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How might a small change in space alter students’ behaviour?

In this real life scenario in a secondary school, a change to one hallway affected the behaviour of the students 
© University of Reading
This is a real case scenario that Helen witnessed in a secondary school. She explains what she observed and how it affected the behaviour of the secondary school students. 

“The science block in this large secondary school was on the third floor and once there, there were three classrooms and a preparation room off a medium-sized hallway/lobby. Students could not go into class until the teacher arrived, so this meant three classes of students were waiting either in the hallway or down the stairs. This didn’t seem to cause a problem, and students were not unreasonably behaved and would file into class once the teacher arrived.

Then came a time when there was a need to house some class sets of books, which needed to be available for students who couldn’t afford to buy their own. However, the only place that could be found to accommodate the books was this particular hallway. Five large metal cupboards were installed and the class sets of books, along with some other books, were kept in these locked cupboards.

Breaking in

The hallway went from being a reasonably sized uncluttered space to a small, cramped and noisy space. The metal cupboards made a loud noise, particularly if someone crashed into them. The students, being inquisitive and easily bored, decided that they needed to get into the cupboards and very soon the cupboard locks were broken, which meant even though the cupboards could be closed they could not be locked.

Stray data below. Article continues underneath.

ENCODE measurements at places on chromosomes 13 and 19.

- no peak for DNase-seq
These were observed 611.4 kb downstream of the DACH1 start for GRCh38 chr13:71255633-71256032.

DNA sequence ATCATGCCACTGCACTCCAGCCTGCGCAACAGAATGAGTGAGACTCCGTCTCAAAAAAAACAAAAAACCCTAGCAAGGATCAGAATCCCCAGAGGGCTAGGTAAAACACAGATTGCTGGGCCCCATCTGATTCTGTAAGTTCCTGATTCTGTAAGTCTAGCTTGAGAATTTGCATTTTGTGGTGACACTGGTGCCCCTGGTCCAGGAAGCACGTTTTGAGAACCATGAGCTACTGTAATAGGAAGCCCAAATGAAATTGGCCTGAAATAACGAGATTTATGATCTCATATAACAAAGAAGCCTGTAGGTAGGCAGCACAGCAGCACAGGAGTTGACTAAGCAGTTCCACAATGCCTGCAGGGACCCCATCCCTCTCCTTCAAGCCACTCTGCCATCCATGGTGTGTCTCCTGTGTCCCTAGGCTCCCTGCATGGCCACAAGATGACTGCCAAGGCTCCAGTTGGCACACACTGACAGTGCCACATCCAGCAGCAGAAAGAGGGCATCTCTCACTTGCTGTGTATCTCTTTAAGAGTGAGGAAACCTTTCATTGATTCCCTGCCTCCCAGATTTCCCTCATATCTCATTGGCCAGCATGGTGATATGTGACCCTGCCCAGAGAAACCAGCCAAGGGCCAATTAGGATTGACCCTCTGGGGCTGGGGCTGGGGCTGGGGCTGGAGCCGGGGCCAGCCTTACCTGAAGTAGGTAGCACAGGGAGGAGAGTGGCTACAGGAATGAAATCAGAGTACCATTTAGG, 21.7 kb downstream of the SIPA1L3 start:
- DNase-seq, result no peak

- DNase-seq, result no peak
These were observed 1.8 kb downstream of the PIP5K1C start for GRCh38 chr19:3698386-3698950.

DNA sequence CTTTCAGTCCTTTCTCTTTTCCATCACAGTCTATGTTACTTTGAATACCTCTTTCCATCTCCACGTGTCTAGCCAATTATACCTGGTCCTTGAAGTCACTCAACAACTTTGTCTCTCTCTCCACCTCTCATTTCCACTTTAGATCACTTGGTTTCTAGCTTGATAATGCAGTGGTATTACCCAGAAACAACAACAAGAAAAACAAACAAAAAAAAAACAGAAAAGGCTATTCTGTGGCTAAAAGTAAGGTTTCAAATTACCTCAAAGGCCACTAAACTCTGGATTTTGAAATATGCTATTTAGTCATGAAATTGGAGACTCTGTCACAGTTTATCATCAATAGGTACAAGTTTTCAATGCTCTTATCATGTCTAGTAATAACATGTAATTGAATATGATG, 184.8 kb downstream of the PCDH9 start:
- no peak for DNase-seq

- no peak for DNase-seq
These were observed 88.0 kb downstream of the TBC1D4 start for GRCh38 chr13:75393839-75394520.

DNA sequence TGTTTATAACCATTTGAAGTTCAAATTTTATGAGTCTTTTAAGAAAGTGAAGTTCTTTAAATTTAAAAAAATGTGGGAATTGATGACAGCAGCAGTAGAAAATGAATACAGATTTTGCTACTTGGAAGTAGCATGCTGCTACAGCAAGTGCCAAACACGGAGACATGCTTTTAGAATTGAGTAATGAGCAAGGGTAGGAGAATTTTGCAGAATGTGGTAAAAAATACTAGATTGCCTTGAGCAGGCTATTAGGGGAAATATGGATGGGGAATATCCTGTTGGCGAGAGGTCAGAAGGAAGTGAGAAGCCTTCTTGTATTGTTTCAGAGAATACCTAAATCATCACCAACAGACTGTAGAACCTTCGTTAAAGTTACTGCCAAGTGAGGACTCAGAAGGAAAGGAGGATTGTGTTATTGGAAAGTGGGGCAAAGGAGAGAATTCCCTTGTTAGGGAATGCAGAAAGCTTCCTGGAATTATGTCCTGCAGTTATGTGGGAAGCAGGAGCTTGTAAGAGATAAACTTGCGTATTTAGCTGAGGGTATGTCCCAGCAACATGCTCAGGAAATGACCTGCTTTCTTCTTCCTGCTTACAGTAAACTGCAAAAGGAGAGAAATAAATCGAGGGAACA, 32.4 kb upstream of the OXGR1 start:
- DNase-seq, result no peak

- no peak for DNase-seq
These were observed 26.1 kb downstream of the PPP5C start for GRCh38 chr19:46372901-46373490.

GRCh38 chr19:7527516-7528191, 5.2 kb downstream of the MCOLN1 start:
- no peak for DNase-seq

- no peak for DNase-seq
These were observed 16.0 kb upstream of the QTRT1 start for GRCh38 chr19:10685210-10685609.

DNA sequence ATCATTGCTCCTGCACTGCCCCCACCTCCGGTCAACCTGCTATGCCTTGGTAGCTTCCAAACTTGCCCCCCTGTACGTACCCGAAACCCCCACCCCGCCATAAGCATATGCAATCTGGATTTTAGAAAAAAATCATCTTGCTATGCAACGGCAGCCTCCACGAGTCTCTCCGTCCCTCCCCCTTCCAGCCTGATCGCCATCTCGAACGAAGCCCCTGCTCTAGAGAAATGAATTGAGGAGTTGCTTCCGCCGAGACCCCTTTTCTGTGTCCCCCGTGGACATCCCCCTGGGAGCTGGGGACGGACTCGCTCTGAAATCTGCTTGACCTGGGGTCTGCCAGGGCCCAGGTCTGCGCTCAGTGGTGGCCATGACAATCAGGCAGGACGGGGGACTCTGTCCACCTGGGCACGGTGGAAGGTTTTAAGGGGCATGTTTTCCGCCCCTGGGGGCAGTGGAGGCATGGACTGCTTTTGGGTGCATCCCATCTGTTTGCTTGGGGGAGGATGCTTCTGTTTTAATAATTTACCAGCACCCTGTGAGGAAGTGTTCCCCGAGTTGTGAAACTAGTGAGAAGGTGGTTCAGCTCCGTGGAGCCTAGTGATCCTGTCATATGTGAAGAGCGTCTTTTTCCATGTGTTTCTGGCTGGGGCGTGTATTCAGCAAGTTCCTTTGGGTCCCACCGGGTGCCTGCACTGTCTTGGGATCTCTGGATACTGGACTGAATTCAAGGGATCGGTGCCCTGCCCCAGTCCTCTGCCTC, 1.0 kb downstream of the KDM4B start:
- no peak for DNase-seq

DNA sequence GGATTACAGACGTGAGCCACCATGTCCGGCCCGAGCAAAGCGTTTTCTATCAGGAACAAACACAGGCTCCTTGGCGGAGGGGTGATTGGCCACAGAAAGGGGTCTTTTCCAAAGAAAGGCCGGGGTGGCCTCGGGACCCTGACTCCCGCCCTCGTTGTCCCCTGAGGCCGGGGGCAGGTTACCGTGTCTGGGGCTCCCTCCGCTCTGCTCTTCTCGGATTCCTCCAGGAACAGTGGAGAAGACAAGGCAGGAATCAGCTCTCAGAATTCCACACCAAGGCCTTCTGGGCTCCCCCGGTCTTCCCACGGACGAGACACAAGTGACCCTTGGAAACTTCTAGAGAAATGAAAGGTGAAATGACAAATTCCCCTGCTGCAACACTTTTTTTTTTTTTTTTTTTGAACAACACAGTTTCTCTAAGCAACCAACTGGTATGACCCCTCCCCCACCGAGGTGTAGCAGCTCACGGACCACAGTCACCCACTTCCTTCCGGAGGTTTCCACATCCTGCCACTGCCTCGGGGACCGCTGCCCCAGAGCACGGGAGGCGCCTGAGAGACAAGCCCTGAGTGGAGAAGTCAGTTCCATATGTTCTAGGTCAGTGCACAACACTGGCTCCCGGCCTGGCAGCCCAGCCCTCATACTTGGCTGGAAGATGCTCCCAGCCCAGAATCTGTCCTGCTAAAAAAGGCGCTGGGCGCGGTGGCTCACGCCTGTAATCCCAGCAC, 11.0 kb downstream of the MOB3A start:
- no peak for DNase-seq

The cupboards then became easily accessible for anyone to rummage through, and even though the purpose of the cupboards was to hold text books for students who needed them, the cupboards quickly became very disorganised which made it difficult for the students who wanted to use the books to study to find anything. This discouraged students to study further or find the right book to help them in their work.

Behavioural changes

The lack of space also caused a behavioural change in the students who had been perfectly civil to each other prior to the cupboards being installed. Students found themselves getting restless and impatient, which was reflected in their behaviour and they found themselves getting into disagreements or fights.

If they were unlucky, they were caught by a member of school staff who would reprimand them or, worse, sent to the headteacher’s office.

In conclusion, adding the cupboards to this space caused the following to occur:

  • Students feeling intimidated and anxious
  • Students being aggressive
  • Students feeling mischievous and disruptive
© University of Reading
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